Why Artificial Intelligence? And Why Now?
The announcement a few weeks ago, that Open.Ai had just received an investment of $1 from Microsoft made tsunami sized waves in the AI industry. It wasn’t the one dollar, but rather the nine zeroes following, which got everyone’s attention. By the way, that’s a whole round billion for those of us confused by very large numbers. The gigantic investment, now makes Open.Ai and Microsoft partners in developing Artificial General Intelligence (AGI), which can be likened to a human brain clone – fitted within a computer.
While AGI attracts all the attention, it is AI in specific tactical use cases, helping real companies access their own and public data to give themselves competitive advantages which is already here. This is obviously not AGI, but rather the ability of humans to use ‘machine learning’ to help them make decisions smarter and faster.
If the math underlying AI has been around since before the time, man went to the moon, why is AI suddenly such a flavor during the years leading up to 2020? For that, a little background is in order.
Origins of AI
Highlighting just a few steps along the way – we start back in 1950 with Alan Turing asking “can machines think?”. John McCarthy, in 1958, defined the field devoted to the development of intelligent machines, and invented LISP, the standard AI programming language. It is still used for voice recognition technology, including Siri (who knew she was in her 60’s), and services like airline scheduling and fraud detection. Dr. McCarthy spent his career at Stanford mobilizing math, for machines whose time had not yet come.
A major leap arrived a couple of decades later through Geoffrey Hinton of the University of Toronto. His germinal paper “Learning Representation by Back-Propagating Errors” in 1986, laid the groundwork for modern AI. The only four page academic paper explained back-propagation for networks of neurone-like units, working sort of like the chain rule with a bow tie, by repeatedly adjusting the weights of connections in the network, as it ‘trains’ those networks.
Commercialization of AI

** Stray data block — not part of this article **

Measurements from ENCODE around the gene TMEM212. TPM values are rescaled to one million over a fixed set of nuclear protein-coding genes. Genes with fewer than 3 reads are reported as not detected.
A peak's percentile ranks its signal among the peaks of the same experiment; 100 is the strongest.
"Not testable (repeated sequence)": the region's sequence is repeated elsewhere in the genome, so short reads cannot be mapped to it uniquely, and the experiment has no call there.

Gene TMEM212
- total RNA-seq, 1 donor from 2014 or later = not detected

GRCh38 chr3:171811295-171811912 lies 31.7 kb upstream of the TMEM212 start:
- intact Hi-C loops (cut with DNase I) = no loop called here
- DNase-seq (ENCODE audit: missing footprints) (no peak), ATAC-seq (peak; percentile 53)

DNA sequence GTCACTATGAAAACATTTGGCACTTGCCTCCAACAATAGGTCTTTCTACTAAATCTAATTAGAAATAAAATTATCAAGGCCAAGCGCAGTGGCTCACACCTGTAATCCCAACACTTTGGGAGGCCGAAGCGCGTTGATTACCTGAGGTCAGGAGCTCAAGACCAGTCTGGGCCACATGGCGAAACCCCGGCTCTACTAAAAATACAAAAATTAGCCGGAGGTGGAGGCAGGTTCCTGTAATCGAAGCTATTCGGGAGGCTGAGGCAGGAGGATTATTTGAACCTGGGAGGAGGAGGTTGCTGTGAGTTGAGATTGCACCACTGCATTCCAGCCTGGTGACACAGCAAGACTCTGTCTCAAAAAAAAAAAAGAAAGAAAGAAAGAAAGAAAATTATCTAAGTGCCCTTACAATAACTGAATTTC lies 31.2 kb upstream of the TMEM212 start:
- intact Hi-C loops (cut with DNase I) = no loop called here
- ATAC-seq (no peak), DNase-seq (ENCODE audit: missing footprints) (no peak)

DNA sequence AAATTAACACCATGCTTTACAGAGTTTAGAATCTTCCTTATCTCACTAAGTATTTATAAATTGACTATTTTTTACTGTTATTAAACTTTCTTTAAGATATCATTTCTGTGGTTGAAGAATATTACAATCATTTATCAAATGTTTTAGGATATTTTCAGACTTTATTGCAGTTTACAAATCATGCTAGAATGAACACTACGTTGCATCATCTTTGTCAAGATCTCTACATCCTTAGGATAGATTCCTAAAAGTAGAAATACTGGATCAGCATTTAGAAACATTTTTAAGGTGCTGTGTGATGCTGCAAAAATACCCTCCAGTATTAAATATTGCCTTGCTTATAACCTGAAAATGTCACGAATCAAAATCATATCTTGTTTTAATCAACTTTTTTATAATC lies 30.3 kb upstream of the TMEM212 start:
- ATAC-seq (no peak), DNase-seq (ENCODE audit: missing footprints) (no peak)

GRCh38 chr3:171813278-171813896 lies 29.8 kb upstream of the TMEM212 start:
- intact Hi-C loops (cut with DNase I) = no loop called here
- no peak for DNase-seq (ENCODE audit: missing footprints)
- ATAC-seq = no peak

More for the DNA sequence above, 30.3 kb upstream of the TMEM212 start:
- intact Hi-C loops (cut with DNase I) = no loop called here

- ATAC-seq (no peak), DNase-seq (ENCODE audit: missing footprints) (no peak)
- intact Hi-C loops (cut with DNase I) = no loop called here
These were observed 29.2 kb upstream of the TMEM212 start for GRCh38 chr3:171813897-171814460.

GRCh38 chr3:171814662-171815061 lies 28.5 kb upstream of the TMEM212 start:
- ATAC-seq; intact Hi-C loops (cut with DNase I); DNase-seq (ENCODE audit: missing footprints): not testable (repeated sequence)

We’ve now come to the point where Oral-B now advertises an AI toothbrush. How did AI come to being available for enterprises over the last few decades?
Neural networks which have been academically interesting for all this time, but to make them practically usable, they needed industry to slowly develop an infrastructure of computing power to catch up into order to use this knowledge effectively. This is not unusual, as it mostly takes academic research, about twenty years to filter itself from being not only well-understood, but also becoming practically implementable.
Over time investment boomed, due to ever more powerful computing, which in turn allowed applied engineering skill to increased speed and memory of computers. Tech behemoths with their steady supply of user data, began to use AI to solve behind the scenes problems – data mining, industrial robotics, speech recognition and just even Google’s very famous search engine which over time has begun to heavily utilize AI.
GPU’s are not readily available almost on every laptop providing parallel processing capacity to anyone who wants it. The cloud services (Microsoft, AWS, Google Cloud and IBM) all now offer their own ML capabilities.
AI’s beating of a human at Chess, and Go, and even at Jeopardy (answering questions about human culture and history), from 1997 – 2015, captured broad attention in the general public, but this last decade has seen this marriage of math and computing finally producing results. Now, around ten years after the commercialization of AI, enough people with the understanding, and appreciation of its benefits, are primary representatives in the senior leadership ranks of the world’s companies.
As smaller non-tech companies organize and access their data in order to utilize AI to gain insights into their customers, into their prices (prediction) and responding ever faster to customer needs (classification), we will see ML keep its promise.
Though AGI may still be a way away, companies looking to stay competitive in their territories will need to be able to access ever larger amounts of data, with ever zippier computers, armed with advanced machine learning techniques. Whether they choose to do this on their own or bring in specialists, not moving forward with AI, will leave them irrelevant faster than they think.Share on Facebook Share on Twitter Share on Pinterest